A comment left here suggests that An Inconvenient Truth "conveniently ignore[s] important data that don't fit with their desired conclusions." In support of this point, the commenter cites a study by Curt Davis, published in the journal Science, that indicates that the East Antarctic ice sheet increased in size from 1992 to 2003. This press release from the University of Missouri suggests that the commenter, like an oil-industry try-not-to-think tank that has recently aired misleading television ads, misrepresented Davis's research. (I include the press release in its entirety.)
COLUMBIA, Mo. - Recently, the Competitive Enterprise Institute (CEI), a non-profit public policy organization based in Washington, D.C. and partially funded by large oil companies, announced a national television campaign claiming that global warming is not causing ice sheets to shrink. Curt Davis, director of the Center for Geospatial Intelligence at the University of Missouri-Columbia, says CEI is misrepresenting his previous research to back their claims.
"These television ads are a deliberate effort to confuse and mislead the public about the global warming debate," Davis said. "They are selectively using only parts of my previous research to support their claims. They are not telling the entire story to the public."
"The text of the CEI ad misrepresents the conclusions of the two cited Science papers and our current state of knowledge by selective referencing,"said Dr. Brooks Hanson, deputy editor, physical sciences, Science.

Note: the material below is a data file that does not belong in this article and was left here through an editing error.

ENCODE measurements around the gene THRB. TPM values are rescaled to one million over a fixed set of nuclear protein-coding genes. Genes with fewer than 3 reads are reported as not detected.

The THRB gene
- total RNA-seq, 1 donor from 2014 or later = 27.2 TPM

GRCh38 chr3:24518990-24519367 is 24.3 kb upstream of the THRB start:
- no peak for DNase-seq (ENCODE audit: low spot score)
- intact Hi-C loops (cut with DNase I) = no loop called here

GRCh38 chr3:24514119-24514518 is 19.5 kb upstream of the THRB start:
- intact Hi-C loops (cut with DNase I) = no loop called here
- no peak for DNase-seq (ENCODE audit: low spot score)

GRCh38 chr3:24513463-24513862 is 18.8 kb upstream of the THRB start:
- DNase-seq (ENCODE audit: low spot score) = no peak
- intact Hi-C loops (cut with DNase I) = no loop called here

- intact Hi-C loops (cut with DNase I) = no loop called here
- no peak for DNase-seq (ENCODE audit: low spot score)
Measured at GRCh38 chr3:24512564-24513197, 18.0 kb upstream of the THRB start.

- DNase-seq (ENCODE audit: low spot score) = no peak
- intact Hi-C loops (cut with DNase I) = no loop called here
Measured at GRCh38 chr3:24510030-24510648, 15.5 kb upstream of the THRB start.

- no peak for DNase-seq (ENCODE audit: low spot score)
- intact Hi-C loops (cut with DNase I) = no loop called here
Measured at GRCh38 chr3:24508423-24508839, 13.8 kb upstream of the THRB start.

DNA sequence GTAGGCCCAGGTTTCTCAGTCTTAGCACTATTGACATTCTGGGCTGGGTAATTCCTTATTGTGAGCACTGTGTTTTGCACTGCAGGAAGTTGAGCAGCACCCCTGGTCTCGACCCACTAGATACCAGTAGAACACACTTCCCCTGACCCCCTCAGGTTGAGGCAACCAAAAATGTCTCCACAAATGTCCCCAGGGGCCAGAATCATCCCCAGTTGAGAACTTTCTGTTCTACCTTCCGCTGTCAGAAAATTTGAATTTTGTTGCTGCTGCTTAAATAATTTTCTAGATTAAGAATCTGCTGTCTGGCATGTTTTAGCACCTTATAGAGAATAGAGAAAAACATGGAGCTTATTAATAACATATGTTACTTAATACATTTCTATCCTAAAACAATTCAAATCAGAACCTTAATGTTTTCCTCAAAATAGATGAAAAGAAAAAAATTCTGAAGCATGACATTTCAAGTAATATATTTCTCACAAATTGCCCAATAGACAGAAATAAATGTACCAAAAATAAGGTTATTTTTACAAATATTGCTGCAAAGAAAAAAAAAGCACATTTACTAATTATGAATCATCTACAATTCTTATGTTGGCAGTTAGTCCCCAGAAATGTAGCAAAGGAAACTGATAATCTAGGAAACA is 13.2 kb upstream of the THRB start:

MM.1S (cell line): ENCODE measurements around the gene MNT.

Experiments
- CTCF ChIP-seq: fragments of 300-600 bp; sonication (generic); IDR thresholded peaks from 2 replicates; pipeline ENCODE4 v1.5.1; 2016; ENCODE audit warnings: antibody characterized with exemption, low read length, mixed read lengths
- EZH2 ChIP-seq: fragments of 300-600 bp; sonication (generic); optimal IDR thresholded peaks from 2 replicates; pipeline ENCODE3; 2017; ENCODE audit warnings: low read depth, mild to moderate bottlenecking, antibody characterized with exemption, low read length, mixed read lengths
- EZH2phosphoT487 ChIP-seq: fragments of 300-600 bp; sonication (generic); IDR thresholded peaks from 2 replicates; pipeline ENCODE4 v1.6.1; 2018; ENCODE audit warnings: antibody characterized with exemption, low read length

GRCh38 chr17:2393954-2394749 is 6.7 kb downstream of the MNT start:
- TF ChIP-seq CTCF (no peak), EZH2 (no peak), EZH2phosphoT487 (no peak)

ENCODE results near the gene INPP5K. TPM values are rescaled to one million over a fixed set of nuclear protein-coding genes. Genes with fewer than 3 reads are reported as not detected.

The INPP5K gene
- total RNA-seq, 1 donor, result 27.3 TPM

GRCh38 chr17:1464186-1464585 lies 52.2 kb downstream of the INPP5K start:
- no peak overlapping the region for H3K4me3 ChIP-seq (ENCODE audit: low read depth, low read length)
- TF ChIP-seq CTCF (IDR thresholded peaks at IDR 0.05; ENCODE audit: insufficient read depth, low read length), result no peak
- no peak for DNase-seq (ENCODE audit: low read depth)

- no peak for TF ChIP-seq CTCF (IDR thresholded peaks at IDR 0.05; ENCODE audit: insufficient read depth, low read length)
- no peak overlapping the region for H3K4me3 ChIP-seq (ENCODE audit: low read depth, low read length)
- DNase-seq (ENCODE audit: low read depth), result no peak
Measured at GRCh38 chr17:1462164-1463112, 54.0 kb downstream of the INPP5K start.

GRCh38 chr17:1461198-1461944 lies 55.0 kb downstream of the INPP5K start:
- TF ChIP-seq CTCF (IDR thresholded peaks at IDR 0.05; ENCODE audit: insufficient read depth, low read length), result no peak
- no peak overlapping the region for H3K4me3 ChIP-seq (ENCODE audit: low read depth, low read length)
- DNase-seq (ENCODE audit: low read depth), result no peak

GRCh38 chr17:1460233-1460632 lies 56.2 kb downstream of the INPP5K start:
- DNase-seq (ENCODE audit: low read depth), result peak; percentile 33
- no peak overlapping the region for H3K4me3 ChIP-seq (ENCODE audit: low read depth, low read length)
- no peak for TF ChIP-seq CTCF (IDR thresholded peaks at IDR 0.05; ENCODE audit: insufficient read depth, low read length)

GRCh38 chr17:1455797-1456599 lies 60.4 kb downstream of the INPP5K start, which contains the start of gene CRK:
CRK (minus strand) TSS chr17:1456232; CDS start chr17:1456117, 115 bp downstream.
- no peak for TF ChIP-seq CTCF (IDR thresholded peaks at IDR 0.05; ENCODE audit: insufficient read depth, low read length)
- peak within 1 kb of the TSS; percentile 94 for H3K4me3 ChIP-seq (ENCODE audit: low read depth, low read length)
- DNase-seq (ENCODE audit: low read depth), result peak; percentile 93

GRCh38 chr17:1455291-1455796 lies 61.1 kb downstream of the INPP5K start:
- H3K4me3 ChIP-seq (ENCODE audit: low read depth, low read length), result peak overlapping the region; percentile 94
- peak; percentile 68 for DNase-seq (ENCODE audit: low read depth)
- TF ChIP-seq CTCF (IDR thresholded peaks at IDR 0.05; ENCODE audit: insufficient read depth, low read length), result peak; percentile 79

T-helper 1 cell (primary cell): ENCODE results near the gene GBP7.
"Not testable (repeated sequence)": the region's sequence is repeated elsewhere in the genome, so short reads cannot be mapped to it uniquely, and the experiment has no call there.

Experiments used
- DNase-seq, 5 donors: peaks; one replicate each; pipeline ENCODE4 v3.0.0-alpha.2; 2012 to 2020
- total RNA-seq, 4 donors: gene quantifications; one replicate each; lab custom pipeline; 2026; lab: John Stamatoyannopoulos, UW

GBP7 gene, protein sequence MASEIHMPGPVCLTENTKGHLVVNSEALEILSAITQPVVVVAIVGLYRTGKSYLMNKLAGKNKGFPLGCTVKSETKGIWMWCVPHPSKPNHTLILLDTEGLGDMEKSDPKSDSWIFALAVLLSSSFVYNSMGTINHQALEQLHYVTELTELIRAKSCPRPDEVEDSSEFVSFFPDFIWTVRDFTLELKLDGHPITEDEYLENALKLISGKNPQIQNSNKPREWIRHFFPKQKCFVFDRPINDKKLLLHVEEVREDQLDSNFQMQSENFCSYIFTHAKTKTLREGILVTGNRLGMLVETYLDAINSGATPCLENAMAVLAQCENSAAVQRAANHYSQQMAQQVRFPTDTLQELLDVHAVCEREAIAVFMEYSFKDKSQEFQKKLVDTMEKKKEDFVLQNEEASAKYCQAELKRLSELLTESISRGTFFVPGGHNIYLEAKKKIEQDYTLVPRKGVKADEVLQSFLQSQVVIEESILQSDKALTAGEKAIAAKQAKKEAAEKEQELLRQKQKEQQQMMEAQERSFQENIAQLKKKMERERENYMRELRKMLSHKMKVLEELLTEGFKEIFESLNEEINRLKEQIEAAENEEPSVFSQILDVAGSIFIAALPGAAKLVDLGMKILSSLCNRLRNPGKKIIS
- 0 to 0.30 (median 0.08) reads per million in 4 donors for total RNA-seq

Prior to Davis' 2005 Science study, the U.N. Intergovernmental Panel on Climate Change said that if global warming were occurring, increased recipitation in Antarctica's interior would likely result. In his study, Davis reported growth in interior East Antarctica. He said this growth was probably caused by an increase in precipitation.
Davis said that three points in his study unequivocally demonstrate the misleading aspect of the CEI ads.
- His study only reported growth for the East Antarctic ice sheet, not the entire Antarctic ice sheet.
- Growth of the ice sheet was only noted on the interior of the ice sheet and did not include coastal areas. Coastal areas are known to be losing mass, and these losses could offset or even outweigh the gains in the interior areas.
- The fact that the interior ice sheet is growing is a predicted consequence of global climate warming.
"It has been predicted that global warming might increase the growth of the interior ice sheet due to increased precipitation," Davis said. "All three of these points were noted in our study and ignored by CEI in a deliberate effort to confuse and mislead the public."
It is worth noting (and I'll gladly take the opportunity to do so) that I should have avoided the term "global warming" in this post. The better term--because anthropogenic effects on climate are expected to produce some areas of local cooling within an overall environment of warming--is "climate change." For example, a collapse of the thermohaline conveyor--a possibility examined in a 2003 Department of Defense (Office of Net Assessment) study entitled An Abrupt Climate Change Scenario and Its Implications for United States National Security (available all over the Internet), would turn London into a decidedly frigid destination, not the tropical vacation spot envisioned in the USA Today series I mentioned yesterday.